American Federation of Teachers et al v. DeVos et al

Filing 73

ORDER Granting in Part and Denying in Part 48 Motion for Voluntary Remand Without Vacatur. This action will be held in abeyance pending a subsequent status report. The Parties are directed to file a joint status report within 90 days of this Order. Signed by Judge Edward J. Davila on 5/10/2022. (mdllc, COURT STAFF) (Filed on 5/10/2022)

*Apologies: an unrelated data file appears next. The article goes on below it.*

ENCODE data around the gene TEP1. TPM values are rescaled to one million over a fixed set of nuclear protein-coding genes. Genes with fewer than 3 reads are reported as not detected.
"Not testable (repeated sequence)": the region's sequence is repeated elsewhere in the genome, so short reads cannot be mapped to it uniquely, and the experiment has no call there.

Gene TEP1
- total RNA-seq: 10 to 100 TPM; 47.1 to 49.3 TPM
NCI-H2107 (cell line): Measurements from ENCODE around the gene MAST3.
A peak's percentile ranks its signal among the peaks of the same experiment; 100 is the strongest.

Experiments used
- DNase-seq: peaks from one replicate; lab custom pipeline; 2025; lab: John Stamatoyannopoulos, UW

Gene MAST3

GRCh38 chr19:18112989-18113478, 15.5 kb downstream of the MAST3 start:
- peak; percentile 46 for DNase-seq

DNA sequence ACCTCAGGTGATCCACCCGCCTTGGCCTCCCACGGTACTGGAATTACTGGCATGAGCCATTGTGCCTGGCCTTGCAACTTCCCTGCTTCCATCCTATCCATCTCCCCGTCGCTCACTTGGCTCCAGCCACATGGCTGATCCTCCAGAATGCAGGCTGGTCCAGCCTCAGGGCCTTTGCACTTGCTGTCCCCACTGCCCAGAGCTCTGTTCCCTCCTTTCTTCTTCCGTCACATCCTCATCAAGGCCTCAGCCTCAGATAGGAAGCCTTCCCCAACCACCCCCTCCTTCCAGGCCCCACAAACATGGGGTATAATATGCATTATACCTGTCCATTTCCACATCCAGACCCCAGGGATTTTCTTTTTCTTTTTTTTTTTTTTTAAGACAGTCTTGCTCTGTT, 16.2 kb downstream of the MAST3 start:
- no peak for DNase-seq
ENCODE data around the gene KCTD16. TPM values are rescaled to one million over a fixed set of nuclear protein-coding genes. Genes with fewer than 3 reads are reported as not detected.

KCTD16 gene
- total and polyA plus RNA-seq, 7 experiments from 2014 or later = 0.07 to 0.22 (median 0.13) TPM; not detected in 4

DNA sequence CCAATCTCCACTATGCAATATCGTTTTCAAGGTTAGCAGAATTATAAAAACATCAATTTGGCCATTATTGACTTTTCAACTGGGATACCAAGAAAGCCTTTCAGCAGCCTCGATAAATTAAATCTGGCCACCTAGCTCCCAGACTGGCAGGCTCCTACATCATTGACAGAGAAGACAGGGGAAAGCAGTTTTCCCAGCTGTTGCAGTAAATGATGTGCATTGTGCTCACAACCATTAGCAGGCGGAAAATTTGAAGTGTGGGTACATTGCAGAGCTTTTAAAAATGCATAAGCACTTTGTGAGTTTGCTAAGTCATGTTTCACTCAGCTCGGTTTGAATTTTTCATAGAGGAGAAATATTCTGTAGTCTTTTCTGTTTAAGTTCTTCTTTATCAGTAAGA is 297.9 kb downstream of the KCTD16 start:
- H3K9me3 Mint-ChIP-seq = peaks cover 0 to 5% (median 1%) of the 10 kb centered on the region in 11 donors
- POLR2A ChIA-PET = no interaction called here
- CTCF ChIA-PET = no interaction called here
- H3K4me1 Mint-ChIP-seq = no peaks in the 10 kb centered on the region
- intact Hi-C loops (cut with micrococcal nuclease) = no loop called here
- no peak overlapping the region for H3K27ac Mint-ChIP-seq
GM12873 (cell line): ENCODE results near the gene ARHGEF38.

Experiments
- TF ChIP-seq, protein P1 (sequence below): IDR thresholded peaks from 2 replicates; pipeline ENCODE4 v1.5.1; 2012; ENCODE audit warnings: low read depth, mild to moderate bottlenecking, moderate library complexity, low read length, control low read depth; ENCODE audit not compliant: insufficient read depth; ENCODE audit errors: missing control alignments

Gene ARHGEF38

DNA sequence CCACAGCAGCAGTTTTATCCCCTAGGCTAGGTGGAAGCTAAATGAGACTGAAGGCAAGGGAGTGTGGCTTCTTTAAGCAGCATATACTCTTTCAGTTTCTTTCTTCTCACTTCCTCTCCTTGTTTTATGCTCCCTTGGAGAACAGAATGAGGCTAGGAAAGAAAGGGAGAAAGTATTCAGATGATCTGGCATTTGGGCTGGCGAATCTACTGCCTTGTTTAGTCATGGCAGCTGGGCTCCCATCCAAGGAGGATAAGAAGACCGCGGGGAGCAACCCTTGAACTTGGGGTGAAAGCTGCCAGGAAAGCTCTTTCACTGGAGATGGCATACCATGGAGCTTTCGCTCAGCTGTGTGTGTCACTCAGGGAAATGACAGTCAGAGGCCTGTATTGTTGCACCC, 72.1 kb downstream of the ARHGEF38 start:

Download PDF